The Conan stories take place on Earth, but in the mythical (created by Howard) "Hyborian Age", between the time of the sinking of Atlantis and the rise of the known ancient civilizations. According to Howard himself: "...between the years when the oceans drank Atlantis and the gleamingcities, and the years of the rise of the Sons of Aryas..."
Howard was a friend of H. P. Lovecraft, and the two would sometimes insert references to elements of each others' settings in their works; the Conan stories thus could be said to have originally occurred in the Cthulhu Mythos universe. Modern editors have since reworked many of the original Conan stories, however, diluting this connection.
Conan is a Cimmerian, a barbarian of the far north; he was born on a battlefield and is the son of a blacksmith. He grew up fast: by age fifteen he was already a respected warrior, participating in the destruction of Venarium. After this he was struck by wanderlust and began the colorful and exciting adventures chronicled by Howard (and others), encountering fabulous monsters, evil wizards, and delicious wenches and princesses - he has travelled throughout the world and been a slave, a thief and outlaw, a mercenary and commander of a mercenary company, and a pirate and privateer. He begins building larger units of men, aiming for greater territorial ambitions, though his efforts are repeatedly thwarted - usually by the total massacre of his force excepting himself. But in his forties he finally succeeds, becoming king of Aquilonia, the most powerful kingdom of the age, having strangled the previous ruler on the steps to the throne.
The Conan stories are informed by the popular interest of the time in unscientific ideas on evolution and "social Darwinism". Are some peoples destined to rule over others? Are our physical and mental characteristics the result of our experiences or our inheritance from our ancestors?
The film Conan the Barbarian (1982) was written by the unlikely pairing of Oliver Stone and John Milius. The script draws material from a number of stories. It tells the story of Conan rising up in slavery and finally taking revenge on Thulsa Doom, the killer of his parents. The film was directed by John Milius and produced by Dino DeLaurentis. The title role was played by Arnold Schwarzenegger and was his break-through as an actor. A sequel, Conan the Destroyer (1984) was also made.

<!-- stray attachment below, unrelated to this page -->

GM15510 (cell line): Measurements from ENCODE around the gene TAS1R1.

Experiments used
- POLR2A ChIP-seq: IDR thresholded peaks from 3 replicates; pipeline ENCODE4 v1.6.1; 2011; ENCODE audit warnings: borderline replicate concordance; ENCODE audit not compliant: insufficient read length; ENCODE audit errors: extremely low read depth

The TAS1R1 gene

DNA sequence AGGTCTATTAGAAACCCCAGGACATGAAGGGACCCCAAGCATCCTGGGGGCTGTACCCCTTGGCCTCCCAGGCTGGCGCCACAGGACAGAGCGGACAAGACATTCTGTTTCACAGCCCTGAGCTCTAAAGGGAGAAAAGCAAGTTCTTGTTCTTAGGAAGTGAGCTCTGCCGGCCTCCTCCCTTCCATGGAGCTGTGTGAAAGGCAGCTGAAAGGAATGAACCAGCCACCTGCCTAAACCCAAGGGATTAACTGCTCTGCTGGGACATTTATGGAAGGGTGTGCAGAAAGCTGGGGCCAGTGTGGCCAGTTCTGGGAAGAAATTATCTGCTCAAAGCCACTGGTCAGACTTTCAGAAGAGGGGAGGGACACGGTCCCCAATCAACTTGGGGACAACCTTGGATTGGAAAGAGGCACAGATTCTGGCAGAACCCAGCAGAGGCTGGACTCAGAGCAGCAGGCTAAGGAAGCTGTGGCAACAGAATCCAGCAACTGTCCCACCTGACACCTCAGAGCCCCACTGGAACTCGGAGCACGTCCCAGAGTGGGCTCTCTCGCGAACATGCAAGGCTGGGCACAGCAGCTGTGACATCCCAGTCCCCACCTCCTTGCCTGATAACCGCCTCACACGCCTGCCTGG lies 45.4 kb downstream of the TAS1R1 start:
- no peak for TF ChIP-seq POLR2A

It must be noted that, in spite of the title and its qualities, the movie is not a proper Conan yarn. The only three elements properly tying the Conan movie to its literary namesake are 1) being called a Cimmerian and being the son of a blacksmith, 2) the opening speech about "Between the time the Ocean drank Atlantis and the rise of the Son of Aryas" and 3) the crucifixion episode, which is reasonably true to the one happening in A Witch Shall be Born . The rest is only loosely adapted. The episode when Schwarzenegger climbs the tower is obviously inspired from The Tower of the Elephant , but similarities are quite few. Some elements like the Secret of Steel, the Black Sun Cult of Seth, Conan's having been a mill slave for most of his adolescence, and his having served through the East as a gladiator are apparently from Milius' imagination (Howard's Conan was still with his tribe around the time he was 15 or 16, since it is about that age that he took part in the sacking of the Aquilonian outpost of Venarium). More disturbingly to Howard fans, certain elements seem to have been borrowed from non-Conan sources: the face changing Snake Folk, as well as Thulsa Doom are loosely inspired by Kull stories (though Howard's Thulsa Doom was a traditional necromancer, not a Serpent man), and Schwarzenegger's encounter with the werewitch bears some similarity with the Bran Mak Morn story Worms of the Earth .